Flaxseed Supplementation May Improve Equine Well-Being
Flax is an oilseed that is commonly grown in the northern Great Plains and Canada (1). It is an annual plant with slender, erect stems with pale blue (or sometimes red) flowers. Fibers from the flax plant have been used for centuries to create linen. Inside the flower is a fruit that contains flax seeds. These tiny seeds are commonly crushed to produce linseed oil, while the remaining flaxseed meal is often used as a protein supplement in livestock diets. Flax is an excellent source of protein, energy, and essential fatty acids (Table 1). In particular, flaxseeds and flaxseed oil are rich sources of alpha-linolenic acid, which is converted in the body to the omega-3 fatty acids – EPA (eicosapentaenoic acid) and DHA (docosahexanoic acid).
Equine diets generally contain more than adequate amounts of omega-6 fatty acids, but are limited in omega-3 fatty acids. Both of these essential fatty acids are important components of all cell membranes and can only be obtained through dietary sources (2). Omega-3 fatty acids reduce inflammatory responses, enhance immune function, and improve fertility (3). The only natural source of omega-3 fatty acids in the equine diet is fresh grass. Therefore, flaxseed is often added to equine diets to boost omega-3 intake. Supplements that contain flaxseed frequently claim to improve skin and hair coat quality, although there is limited scientific evidence to support these declarations. However, researchers at the University of Guelph in Ontario, Canada found that horses fed ground flaxseed had reduced reaction to an injection of extract from Culicoides, the insect (midges) that causes “sweet itch” in susceptible horses. In addition, results from a study conducted at Michigan State University (4) showed that horses fed omega-3 fatty acids tended to have longer stride lengths at the trot than when they were fed corn oil, suggesting that joint health may have been slightly improved with omega-3 supplementation. Feeding flaxseed may also help prevent sand and impaction colic because of its high fiber content.
Whole flaxseeds are not usually fed to horses because the tiny seed is hard to chew and most of it goes undigested if it is not processed before feeding. Most commercial forms of milled or ground flaxseed are stabilized to improve shelf life. In comparison, whole flaxseeds can be stored for an extended period of time. They should be ground immediately before feeding. Freshly ground flaxseeds go rancid rather quickly. If necessary, some can be stored in an air-tight container in the freezer for a few days; however, some nutrients will be lost. Be sure to clean the grinder thoroughly each day as small pieces left in the grinder can go rancid and spoil future batches.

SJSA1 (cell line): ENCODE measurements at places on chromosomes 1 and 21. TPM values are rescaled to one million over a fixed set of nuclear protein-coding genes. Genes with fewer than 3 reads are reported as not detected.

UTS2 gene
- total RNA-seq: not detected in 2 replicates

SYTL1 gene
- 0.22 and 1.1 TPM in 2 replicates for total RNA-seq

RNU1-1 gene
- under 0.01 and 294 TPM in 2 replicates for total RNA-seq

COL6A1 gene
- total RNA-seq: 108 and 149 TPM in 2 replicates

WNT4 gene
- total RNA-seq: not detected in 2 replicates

Some have concerns about feeding flaxseeds to horses because they contain cyanogenic glycosides and enzymes, components that can interact and form cyanide. Because of the presence of these cyanide precursors, consumption of large quantities of flaxseed is thought to result in cyanide poisoning. For this reason, many horse owners boil flaxseeds for at least an hour prior to feeding to release cyanide. However, boiling conceivably destroys the fatty acids as well, so it would be preferable to skip this processing step, if possible. Fortunately, the horses used in the study at the University of Guelph had normal blood biochemical and hematological values and showed no other adverse effects after consuming non-boiled flaxseed meal for 42 days. The absence of toxicity in these horses suggests that the enzymes required to convert cyanogenic glycosides to cyanide are inactivated by stomach acids (2).
Flaxseed is a beneficial supplement for horses. It is high in protein and is an excellent source of energy and essential fatty acids. The high level of omega-3 fatty acid in flaxseeds may alleviate allergic skin conditions, improve immune function, and reduce inflammation. In addition, the high fat content of flaxseeds may help skinny horses gain weight, while the high fiber content may reduce incidence of colic. Evidence suggests that small amounts of flax can be fed safely to horses; however, concerns about processing flaxseeds prior to feeding should be directed to an equine nutritionist.
(1) Maddock, T.D., V.L. Anderson, and G.P. Lardy. 2005. Using flax in livestock diets. AS-1283. NDSU Extension Service, North Dakota Agricultural Experiment Station. North Dakota State University, Fargo, ND.
(2) O’Neill, W., S. McKee, and A.F. Clarke. 2002. Flaxseed (Linum usitatissimum) supplementation associated with reduced skin test lesional area in horses with Culicoides hypersensitivity. Can. J. Vet. Res. 66:272-277.
(3) Kentucky Equine Research, Inc. 2008. Omega-3 fatty acid supplementation provides significant benefits. http://www.ker.com/library/equinereview/2008/Nutrition/n41.pdf
(4) Woodward, A.D., B.D. Nielsen, C.I. O’Connor, C.D. Skelly, S.K. Webel, and M.W. Orth. 2007. Supplementation of dietary long-chain polyunsaturated omega-3 fatty acids high in docosahexaenoic acid (DHA) increases plasma DHA concentration and may increase trot stride lengths in horses. Equine and Comparative Exercise Physiology. 4:71-78.